Find me on Steam, username 8r4d.
First game of Exploding Kittens after it showed up in my mailbox this afternoon.
“It is a highly-strategic, kitty-powered version of Russian Roulette. Players draw cards until someone draws an exploding kitten, at which point they explode, they are dead, and they are out of the game — unless that player has a defuse card, which can defuse the kitten using things like laser pointers, belly rubs, and catnip sandwiches. All of the other cards in the deck are used to move, mitigate, or avoid the exploding kittens.”
While the multitude of parents are sipping their Tim Horton’s coffees at the arena this week, propping up false dreams of hockey greatness in their tot’s wide-eyed wonderment at the forever-push towards the statistical unlikeliness of epic awesomeness found among the chosen few elite, I’m happy just knowing my daughter knows how to properly grip a Dualshock controller like a pro.
While our friends are hosting a more official games day in a couple weeks, post New Years, where we’ll all gather, nerds that we are, and binge on food, drink and board games with some good company, today had it’s moments. We played some games.
Last night, I rolled through midnight grooving on some ten pin bowling with a small group of my running friends. I hadn’t played in years and somehow, groove fully enabled, won both games. To be fair, I was the only one not really drinking.
This morning I poked away at our jigsaw puzzle a little more.
Then, I caught Claire rolling through her cousin’s Minecraft server. I don’t exactly know what she was up to there, but the private, creative-enabled block land has the two girls competing for “most epic castle” award, and I think her cousin crept ahead… causing a little frustration in our living room.
Real bowling got us in the mood for some fake bowling, and we dusted off the Wii and played a round of that… followed by some other Wii-ish sports.
And then I scuttled off to the basement where, having picked up a super-cheap copy of Microsoft Flight Simulator X: Steam Edition on the holiday Steam sale the other day, I booted that up and tried to see if I could keep a small virtual aircaft from crashing whilst flying over a rough approximation of Edmonton… seemingly rendered from geological and municipal planning data purchased in the late 1990s.
My free time is about half way split between time with “Godus” on the PC and time with “Destiny” on the PS3.
If you are a long-time reader of this blog, you will no doubt be aware that one of my “big five topics” –the five topics upon which I purport to write the most, (though those admittedly and occasionally drift)– is that of defining myself as a “gamer.” In other words, a guy who plays video games… and enjoys it.
It is a (perhaps hasty) tag, and sadly one that I’ve been more than a little bit embarrassed about for the last few weeks.
Now, let me just be perfectly clear: I have no opinion on the primary events which have swept across the gamer community in the course of a single late-summer splurge of subculture riot, spawning a gust of commentary both evil and insightful. I don’t care about those petty spats. I don’t care about the hurt feelings of those involved. I don’t want to be involved. I don’t want to need to give juvenile reactionary lunacy more time than it deserves. That said… the secondary reaction to those events, and the wider, broader shockwave that accompanied it, in the guise of and under the flag of a group with whom I share even the loosest of affiliations (if only in name) makes me want to just make note and state my piece.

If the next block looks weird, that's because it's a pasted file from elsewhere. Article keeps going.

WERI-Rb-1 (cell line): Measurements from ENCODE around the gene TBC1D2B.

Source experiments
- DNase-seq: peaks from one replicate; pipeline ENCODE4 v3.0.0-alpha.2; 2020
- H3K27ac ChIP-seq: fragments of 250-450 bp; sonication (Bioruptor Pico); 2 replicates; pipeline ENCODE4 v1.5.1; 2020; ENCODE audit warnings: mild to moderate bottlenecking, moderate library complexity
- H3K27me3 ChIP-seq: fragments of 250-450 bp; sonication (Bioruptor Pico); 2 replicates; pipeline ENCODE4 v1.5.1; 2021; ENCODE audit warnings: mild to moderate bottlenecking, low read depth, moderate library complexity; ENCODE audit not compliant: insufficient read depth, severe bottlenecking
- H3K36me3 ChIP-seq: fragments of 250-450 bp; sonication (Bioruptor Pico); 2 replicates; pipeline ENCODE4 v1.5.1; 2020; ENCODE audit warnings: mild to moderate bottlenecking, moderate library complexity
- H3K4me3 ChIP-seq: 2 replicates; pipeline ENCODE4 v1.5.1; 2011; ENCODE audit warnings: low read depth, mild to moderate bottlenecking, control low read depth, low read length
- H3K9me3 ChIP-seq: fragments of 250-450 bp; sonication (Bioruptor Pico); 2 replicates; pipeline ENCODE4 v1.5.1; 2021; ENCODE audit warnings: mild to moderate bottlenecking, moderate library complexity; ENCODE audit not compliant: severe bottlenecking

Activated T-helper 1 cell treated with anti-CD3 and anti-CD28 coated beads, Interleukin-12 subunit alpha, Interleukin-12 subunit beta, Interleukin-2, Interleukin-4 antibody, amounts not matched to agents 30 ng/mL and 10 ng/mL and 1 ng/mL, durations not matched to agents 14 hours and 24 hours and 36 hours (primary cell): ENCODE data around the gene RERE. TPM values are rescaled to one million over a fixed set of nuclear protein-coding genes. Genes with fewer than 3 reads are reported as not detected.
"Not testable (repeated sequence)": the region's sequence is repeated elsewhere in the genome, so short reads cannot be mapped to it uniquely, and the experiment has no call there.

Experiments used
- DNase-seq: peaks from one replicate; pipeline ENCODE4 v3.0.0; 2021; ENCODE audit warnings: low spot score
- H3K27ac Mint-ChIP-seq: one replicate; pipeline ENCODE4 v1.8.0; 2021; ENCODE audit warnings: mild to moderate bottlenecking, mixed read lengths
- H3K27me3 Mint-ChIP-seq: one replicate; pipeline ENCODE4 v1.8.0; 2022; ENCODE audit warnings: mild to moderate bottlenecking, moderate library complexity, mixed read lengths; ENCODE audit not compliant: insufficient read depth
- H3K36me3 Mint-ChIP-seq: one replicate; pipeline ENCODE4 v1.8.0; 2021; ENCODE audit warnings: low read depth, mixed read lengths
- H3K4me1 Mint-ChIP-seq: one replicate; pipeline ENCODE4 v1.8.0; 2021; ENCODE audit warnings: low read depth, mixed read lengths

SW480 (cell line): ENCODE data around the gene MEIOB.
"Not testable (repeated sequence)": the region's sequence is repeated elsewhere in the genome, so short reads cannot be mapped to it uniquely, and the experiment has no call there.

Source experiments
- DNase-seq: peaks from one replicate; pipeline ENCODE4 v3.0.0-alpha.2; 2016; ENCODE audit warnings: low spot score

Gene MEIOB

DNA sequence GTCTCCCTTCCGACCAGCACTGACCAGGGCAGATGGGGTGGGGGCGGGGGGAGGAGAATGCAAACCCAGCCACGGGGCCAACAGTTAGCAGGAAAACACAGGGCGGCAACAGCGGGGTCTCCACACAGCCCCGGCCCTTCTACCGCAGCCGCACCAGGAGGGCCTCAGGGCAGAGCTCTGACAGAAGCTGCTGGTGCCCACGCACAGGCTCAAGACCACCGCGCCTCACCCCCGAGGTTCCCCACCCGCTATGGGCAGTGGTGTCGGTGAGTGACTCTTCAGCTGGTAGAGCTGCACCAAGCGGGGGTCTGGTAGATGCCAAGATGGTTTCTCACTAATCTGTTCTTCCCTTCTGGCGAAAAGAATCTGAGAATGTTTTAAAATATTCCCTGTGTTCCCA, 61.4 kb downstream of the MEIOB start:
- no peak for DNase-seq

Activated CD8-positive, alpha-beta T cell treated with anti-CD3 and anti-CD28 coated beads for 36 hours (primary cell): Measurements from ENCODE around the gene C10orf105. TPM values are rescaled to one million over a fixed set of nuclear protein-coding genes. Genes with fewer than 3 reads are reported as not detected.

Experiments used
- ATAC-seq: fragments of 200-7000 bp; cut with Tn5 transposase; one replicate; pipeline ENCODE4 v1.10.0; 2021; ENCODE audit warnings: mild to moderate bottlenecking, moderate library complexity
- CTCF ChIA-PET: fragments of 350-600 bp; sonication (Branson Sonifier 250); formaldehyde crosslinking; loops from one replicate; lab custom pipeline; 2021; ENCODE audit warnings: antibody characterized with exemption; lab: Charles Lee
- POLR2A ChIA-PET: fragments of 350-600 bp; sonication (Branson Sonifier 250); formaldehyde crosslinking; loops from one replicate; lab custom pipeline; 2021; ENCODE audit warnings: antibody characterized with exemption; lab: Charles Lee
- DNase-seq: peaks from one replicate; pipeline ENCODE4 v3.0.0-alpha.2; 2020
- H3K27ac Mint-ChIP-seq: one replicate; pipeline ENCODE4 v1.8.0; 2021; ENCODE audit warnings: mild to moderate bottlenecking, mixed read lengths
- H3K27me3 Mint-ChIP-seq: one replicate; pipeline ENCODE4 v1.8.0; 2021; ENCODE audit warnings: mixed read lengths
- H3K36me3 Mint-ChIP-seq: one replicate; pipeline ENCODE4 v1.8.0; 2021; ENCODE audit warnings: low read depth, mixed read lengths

My (probably too-wildly vague and oh-so-many-steps removed) summary for others who are just touristing through the chaos: the gaming community, in-so-much as there is a loose subculture of people who define their lives by being players, creators, or gaming experts, imploded over the last couple weeks. Perhaps I am overstating. After all, this implosion took the form of little more than a chaotic and loosely defined collective harassing each other online and then retreating to lick their wounds. I merely witnessed the fragmented fallout, the aftermath and the commentary that followed. And I stayed out of it. Of course. It had virtually nothing to do with me, save for that aforementioned vague affiliation. But the catalyst? A whole lot of vocal misogyny involving the kinds of folks (a) who already have a reputation problem with the gender equality topic as a whole and (b) who should probably figure out how do more listening than talking.
As I said, the squabbles of a little group of people who have defined their identities by the toys they play with would be of only trifling concern to me… save for one fact: that I’ve plastered a loose affiliation for the same on the front page of this very website.
And I guess what I’m trying to say is that I’m just a guy who plays games and occasionally comments on it. A gamer. And as that vague community, whatever or whoever that is, implodes and withers …or implodes and rebuilds better… faster… stronger than before… whatever it is … I’m just here, standing at arms length, and doing what I’m doing, writing what I’m writing, and trying to get my readers interested in the games themselves, while (usually… except for maybe this one time) ignoring the politics of it all.
When I get the chance –which is rare– I’ve been getting into Minecraft again.
#100happydays #dailyhappy (7/100) …geeking out with Final Fantasy VI on my phone on the train and on the couch.
I’ve also been playing candy crush – but it is very addictive and probably not a good idea to start!
Sitting around and browsing the Steam holiday sale didn’t result in new games, rather it just reminded me that I should probably play the ones I bought last year.